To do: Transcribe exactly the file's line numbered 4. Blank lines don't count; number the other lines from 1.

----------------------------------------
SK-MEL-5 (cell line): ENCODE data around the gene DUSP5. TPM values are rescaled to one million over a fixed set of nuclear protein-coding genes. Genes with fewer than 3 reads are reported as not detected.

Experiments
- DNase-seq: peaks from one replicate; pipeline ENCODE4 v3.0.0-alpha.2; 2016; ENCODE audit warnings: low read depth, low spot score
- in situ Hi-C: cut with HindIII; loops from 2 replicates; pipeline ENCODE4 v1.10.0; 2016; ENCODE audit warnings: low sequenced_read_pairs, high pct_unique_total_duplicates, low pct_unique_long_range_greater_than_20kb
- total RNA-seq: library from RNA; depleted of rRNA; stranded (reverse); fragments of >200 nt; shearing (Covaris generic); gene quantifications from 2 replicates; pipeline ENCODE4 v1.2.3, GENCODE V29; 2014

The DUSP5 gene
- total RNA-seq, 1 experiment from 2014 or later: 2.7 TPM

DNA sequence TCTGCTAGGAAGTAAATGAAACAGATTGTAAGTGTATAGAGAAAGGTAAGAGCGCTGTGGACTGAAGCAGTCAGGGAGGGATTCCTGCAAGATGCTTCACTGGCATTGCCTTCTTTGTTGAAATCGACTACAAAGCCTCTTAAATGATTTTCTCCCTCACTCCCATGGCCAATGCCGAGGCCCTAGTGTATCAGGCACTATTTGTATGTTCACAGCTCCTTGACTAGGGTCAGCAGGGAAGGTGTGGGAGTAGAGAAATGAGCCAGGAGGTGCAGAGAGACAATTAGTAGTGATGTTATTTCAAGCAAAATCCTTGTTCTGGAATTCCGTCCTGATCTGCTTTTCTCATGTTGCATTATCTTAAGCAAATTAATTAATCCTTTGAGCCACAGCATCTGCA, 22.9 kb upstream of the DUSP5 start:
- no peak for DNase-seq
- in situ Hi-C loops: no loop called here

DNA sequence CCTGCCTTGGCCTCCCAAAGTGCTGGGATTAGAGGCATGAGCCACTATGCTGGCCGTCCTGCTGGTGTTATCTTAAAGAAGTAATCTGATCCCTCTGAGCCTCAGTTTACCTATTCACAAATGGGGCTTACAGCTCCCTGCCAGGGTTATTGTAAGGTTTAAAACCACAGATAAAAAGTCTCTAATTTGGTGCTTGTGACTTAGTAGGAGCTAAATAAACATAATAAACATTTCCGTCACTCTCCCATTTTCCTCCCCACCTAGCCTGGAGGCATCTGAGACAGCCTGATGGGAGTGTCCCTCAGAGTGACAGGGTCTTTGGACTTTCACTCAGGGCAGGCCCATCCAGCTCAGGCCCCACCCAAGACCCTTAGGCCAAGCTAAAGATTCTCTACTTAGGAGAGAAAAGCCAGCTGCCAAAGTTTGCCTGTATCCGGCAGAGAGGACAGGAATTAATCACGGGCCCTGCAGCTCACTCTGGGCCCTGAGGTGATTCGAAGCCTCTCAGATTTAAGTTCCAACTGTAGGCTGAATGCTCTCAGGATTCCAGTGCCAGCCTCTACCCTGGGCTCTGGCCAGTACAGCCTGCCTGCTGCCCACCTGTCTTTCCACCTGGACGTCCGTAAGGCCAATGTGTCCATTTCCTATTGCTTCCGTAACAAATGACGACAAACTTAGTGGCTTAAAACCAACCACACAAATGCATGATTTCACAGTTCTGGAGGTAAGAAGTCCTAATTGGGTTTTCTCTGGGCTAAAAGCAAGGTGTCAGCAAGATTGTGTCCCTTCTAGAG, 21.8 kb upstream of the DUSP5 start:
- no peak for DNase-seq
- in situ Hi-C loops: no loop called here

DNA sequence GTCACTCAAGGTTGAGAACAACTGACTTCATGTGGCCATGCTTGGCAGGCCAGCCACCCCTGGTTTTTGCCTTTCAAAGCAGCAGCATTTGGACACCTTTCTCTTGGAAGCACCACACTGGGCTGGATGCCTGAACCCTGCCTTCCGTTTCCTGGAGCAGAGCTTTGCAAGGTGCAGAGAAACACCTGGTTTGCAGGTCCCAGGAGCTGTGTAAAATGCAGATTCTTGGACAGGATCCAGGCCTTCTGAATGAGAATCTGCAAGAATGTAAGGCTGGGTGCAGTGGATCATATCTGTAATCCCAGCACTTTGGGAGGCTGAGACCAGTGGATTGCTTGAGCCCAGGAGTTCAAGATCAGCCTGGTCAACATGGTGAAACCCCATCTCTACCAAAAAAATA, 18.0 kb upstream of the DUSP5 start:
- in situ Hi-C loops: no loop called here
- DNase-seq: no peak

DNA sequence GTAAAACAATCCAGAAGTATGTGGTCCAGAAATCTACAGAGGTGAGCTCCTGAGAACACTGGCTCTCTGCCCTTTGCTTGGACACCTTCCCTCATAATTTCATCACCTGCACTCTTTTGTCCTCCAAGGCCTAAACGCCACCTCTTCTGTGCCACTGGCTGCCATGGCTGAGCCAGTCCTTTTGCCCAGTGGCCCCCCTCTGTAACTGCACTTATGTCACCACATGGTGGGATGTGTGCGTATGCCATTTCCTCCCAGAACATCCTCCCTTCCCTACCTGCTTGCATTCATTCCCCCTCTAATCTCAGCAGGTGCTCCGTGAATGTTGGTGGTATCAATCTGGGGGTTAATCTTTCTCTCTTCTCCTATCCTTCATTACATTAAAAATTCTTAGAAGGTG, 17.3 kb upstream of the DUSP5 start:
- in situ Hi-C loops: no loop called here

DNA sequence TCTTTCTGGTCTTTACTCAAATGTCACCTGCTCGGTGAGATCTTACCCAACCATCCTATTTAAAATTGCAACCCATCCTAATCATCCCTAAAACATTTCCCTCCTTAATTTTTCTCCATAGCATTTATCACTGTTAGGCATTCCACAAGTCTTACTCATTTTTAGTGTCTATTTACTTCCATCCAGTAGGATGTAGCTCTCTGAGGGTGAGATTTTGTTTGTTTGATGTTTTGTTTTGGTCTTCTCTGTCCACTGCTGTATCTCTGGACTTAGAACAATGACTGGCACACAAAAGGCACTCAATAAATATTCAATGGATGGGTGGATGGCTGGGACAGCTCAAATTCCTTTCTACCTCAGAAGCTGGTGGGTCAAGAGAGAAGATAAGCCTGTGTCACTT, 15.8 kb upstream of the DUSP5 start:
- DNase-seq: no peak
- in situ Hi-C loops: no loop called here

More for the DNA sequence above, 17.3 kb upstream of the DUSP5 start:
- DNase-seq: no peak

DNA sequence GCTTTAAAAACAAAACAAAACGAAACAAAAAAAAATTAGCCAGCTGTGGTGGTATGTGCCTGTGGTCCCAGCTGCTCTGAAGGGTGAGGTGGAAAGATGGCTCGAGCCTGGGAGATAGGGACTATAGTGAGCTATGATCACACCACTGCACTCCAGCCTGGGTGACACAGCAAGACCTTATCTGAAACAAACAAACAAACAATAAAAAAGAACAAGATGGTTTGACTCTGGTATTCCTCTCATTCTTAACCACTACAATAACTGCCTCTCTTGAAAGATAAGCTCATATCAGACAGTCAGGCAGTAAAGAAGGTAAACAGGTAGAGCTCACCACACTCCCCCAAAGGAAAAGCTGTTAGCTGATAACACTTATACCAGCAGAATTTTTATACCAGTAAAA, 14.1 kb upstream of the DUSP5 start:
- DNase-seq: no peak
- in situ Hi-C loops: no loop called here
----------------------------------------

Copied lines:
- in situ Hi-C: cut with HindIII; loops from 2 replicates; pipeline ENCODE4 v1.10.0; 2016; ENCODE audit warnings: low sequenced_read_pairs, high pct_unique_total_duplicates, low pct_unique_long_range_greater_than_20kb